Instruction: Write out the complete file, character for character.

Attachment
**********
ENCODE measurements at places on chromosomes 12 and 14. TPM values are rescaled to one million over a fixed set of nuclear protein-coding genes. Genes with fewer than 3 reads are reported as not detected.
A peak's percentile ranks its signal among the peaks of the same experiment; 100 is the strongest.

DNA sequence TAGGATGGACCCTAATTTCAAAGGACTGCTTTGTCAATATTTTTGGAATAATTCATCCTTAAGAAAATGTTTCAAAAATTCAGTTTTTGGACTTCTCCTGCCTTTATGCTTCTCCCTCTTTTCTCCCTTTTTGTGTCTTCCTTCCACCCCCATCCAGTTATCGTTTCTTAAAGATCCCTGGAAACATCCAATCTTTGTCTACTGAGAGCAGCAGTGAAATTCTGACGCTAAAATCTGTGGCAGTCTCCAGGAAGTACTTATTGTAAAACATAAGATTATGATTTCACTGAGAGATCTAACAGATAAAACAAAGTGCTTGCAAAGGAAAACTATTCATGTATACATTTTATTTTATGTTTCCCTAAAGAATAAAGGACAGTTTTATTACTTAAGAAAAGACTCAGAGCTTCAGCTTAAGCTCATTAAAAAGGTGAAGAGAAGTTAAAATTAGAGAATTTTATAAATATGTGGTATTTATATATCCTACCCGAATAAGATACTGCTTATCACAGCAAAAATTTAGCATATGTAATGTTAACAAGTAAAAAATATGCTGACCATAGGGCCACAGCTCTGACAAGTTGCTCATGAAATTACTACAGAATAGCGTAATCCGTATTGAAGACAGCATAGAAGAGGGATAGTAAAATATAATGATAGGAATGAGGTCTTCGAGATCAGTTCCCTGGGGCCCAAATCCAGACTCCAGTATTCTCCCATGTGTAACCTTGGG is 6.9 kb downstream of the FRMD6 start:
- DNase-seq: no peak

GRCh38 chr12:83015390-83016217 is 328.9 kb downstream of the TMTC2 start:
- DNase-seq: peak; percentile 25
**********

ENCODE measurements at places on chromosomes 12 and 14. TPM values are rescaled to one million over a fixed set of nuclear protein-coding genes. Genes with fewer than 3 reads are reported as not detected.
A peak's percentile ranks its signal among the peaks of the same experiment; 100 is the strongest.

DNA sequence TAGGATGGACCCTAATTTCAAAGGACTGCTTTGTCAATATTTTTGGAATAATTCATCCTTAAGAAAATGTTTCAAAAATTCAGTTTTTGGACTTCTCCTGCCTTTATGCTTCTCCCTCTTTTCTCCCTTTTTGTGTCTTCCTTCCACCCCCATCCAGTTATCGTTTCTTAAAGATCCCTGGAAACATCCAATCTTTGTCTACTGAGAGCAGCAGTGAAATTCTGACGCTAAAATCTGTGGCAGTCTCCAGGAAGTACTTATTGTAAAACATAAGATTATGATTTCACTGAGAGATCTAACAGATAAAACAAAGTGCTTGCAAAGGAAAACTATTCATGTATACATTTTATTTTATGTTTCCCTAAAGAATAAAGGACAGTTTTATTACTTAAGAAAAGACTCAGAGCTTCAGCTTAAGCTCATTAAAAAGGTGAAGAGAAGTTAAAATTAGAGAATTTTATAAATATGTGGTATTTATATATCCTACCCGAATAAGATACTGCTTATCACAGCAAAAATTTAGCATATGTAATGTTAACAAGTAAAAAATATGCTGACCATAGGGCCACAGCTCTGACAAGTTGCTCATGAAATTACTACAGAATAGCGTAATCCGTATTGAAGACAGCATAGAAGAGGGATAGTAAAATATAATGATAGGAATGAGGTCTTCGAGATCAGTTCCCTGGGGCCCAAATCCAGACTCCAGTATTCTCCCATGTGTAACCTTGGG is 6.9 kb downstream of the FRMD6 start:
- DNase-seq: no peak

GRCh38 chr12:83015390-83016217 is 328.9 kb downstream of the TMTC2 start:
- DNase-seq: peak; percentile 25